Would you visit 'Celtic Britain'?

1. Before you go

Blue-chested warriors, human sacrifice and lots of porridge; 'Celtic Britain' was not a destination for the faint-hearted.

But get over those initial off-putting impressions, and you would have found a territory made up of a diverse array of cultures. In fact, the people of 'Celtic Britain' had a greater affinity to their tribe or region than any overarching sense of nation.

There's plenty to explore and experience, so step back in time and discover what Britain was like in the Iron Age.

2. Where to stay

Click through the postcards to see the accommodation on offer in Iron Age Britain.

Picture postcard of a Celtic roundhouse, with a large thatched roof.

Roundhouse: Standard accommodation built from mud-bricks, with charming features including a central hearth, bread oven and a grain pit. Its single entrance, facing the south-east, allows the morning sunrise to flood the house with light.

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3. Travellers' essentials

4. CLICKABLE: Things to do

You can't experience everything Celtic Britain has to offer in a single trip, but here’s a guide to some of the must-see sights. Click the labels to find out more.

5. Useful phrases

Celts in Britain share a common language, developed over centuries through contact with tribes along the Atlantic fringe. It's an oral tradition so we have no written accounts of Celtic life or language – we have to rely on Classical sources for that. There are regional differences, but these phrases should help you get by during your visit:

"Poi wedoi essi ti?"

"Hello, how are you?"

Although they have a reputation for being hot-headed, many Celts are well socialised thanks to regular trade with tribes in Western Europe. Greek historian Diodorus Siculus recommends seeking out the inhabitants of Belerion on the Cornish coast, a tribe 'especially friendly to strangers.'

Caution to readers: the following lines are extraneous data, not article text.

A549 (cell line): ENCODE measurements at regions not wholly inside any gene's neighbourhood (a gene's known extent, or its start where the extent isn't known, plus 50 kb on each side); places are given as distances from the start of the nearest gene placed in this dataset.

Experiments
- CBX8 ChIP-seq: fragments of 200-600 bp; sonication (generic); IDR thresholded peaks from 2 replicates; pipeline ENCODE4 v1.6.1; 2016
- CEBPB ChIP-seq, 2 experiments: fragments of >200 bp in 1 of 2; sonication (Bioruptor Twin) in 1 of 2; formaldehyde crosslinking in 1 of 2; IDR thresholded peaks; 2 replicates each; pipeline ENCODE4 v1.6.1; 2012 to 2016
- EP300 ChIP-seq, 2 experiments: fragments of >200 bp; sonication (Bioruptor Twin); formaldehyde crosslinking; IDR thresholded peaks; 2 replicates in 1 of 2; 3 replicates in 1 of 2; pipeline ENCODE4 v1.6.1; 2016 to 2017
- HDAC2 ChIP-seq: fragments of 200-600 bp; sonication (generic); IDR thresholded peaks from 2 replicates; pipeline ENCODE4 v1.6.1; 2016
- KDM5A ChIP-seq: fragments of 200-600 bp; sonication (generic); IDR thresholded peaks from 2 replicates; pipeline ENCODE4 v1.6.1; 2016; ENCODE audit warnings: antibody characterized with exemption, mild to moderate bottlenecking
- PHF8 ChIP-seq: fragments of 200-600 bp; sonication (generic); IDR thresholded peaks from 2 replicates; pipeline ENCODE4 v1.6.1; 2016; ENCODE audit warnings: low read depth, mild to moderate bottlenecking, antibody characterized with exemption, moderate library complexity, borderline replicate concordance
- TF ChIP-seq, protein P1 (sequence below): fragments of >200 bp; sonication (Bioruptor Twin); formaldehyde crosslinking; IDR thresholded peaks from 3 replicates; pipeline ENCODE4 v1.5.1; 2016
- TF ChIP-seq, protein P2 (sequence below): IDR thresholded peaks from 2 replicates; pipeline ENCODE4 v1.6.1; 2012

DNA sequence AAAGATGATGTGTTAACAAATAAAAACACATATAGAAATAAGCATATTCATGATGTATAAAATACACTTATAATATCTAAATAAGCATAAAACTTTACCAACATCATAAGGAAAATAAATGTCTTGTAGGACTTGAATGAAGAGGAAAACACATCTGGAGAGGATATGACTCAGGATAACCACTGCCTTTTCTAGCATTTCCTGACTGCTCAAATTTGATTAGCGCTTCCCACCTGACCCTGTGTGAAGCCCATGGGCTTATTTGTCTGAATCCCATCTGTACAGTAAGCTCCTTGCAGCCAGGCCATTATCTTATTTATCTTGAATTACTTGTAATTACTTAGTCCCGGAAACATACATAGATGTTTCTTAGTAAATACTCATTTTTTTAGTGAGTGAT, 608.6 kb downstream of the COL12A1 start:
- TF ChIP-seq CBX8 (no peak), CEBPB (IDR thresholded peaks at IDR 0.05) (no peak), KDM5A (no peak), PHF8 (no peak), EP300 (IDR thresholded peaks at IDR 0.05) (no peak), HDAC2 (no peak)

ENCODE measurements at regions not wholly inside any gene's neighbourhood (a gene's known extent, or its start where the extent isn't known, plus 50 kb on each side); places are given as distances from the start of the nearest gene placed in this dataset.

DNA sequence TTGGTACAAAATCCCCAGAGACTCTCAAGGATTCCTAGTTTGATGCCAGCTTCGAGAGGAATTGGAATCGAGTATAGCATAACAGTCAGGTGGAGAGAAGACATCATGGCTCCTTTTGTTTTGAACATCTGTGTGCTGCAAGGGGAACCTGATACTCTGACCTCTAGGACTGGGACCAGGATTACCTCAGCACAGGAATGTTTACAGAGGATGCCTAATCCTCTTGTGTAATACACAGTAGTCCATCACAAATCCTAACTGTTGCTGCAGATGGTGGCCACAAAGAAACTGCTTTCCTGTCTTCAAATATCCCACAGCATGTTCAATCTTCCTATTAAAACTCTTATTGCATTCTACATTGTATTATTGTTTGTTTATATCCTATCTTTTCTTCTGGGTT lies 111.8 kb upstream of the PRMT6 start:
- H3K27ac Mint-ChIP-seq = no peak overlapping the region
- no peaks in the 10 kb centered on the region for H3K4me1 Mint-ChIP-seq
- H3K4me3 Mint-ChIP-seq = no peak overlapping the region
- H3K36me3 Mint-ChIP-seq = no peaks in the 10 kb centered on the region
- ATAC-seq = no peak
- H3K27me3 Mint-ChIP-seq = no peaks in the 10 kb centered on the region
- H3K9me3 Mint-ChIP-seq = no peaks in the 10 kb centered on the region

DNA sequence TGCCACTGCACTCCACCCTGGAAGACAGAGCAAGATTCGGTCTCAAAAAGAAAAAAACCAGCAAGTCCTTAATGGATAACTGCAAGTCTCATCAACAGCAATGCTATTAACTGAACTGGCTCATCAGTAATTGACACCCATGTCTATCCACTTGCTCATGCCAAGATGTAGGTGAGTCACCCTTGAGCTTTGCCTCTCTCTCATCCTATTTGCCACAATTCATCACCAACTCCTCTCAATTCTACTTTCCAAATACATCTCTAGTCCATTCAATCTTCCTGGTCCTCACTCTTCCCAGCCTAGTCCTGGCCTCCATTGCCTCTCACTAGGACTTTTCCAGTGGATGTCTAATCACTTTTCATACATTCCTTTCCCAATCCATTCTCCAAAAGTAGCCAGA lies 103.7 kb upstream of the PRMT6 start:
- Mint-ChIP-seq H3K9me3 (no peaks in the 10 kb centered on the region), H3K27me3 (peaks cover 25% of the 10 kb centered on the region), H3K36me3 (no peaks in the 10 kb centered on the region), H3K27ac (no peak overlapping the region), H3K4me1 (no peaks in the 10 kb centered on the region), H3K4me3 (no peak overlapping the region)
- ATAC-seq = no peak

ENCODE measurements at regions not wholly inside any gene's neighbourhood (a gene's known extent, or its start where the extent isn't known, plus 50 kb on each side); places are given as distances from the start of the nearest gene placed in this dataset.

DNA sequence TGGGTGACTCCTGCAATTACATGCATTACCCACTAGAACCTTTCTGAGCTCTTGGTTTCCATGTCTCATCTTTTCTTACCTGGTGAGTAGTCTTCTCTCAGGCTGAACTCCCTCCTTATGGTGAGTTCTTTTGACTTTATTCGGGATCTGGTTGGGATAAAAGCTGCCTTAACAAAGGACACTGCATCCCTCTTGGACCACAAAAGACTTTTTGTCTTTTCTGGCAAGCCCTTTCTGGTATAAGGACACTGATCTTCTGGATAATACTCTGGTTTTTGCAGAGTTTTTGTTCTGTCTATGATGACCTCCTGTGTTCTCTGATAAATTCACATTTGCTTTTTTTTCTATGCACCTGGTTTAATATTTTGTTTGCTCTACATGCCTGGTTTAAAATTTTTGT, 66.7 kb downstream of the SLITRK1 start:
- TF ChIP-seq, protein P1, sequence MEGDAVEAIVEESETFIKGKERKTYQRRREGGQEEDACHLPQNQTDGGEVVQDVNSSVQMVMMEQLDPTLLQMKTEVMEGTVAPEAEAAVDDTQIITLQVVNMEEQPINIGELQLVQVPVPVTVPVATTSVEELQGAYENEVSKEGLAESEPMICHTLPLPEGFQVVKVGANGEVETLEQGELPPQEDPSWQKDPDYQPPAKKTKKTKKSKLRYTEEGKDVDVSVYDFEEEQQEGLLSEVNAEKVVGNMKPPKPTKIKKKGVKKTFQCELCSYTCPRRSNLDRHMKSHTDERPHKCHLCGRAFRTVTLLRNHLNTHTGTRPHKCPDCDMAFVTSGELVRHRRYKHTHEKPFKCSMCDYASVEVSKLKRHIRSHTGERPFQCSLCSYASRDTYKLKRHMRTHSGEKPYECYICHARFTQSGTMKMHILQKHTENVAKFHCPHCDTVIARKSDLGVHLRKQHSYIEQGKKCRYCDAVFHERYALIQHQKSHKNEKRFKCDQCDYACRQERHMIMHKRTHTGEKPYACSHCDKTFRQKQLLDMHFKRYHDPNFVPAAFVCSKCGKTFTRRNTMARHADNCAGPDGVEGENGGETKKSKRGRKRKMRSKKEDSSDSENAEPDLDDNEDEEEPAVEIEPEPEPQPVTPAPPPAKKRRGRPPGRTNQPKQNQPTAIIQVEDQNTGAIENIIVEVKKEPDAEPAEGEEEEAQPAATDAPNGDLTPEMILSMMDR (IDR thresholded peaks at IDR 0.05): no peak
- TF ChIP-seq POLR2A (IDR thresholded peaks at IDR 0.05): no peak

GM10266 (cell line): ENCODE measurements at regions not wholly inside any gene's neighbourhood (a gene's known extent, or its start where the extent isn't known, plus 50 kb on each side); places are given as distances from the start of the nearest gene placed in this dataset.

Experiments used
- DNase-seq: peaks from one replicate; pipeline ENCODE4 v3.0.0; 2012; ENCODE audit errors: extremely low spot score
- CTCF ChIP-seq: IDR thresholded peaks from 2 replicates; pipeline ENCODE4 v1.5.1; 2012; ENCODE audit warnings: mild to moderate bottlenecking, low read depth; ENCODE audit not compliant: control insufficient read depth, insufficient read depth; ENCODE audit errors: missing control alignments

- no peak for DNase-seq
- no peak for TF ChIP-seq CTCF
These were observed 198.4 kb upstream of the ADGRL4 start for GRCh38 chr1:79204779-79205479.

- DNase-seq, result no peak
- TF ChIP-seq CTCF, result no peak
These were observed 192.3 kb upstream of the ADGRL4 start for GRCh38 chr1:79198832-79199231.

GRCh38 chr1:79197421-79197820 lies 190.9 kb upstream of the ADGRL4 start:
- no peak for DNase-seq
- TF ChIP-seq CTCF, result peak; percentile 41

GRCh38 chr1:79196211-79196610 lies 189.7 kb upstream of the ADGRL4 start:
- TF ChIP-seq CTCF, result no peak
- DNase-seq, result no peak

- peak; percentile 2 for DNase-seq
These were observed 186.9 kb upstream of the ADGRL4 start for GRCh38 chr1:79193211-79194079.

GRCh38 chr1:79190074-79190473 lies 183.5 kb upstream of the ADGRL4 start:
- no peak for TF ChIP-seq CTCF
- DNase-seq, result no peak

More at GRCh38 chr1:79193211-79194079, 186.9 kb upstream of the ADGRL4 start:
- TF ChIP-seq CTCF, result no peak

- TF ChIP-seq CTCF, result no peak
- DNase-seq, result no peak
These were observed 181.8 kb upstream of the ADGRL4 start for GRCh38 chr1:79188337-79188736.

"Arut regami mag."

"I honour you, long-haired lord."

Celtic society is very hierarchical. The warrior elite command loyalty from their people based on their ability to keep the tribe safe and well-fed. If you fail to ingratiate yourself, expect to feel the sharp end of an iron sword or spear.

"Monnimi prinuman turki."

"I want to buy a boar."

Feasting is an important communal event and a chance to improve your social standing. Celts look kindly on those who can bring booze or meat to the table - rare luxuries in Celtic daily life - so impress your fellow diners by bringing along an indulgent offering.

"Peiu legiu esti sindon?"

"Where is the sacred grove?"

Celts mark the changing of the seasons with religious festivals. Expect bonfires, unbridled alcohol consumption and lavish gold offerings to the gods.

Celtic lunar calendar from 1AD, written in Roman characters and numerals.
Celtic lunar calendar from 1AD, written in Roman characters and numerals.

Learn more about this topic:

The Story of Britain
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The Norman Conquest and 1066
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How do you get to Viking Valhalla?
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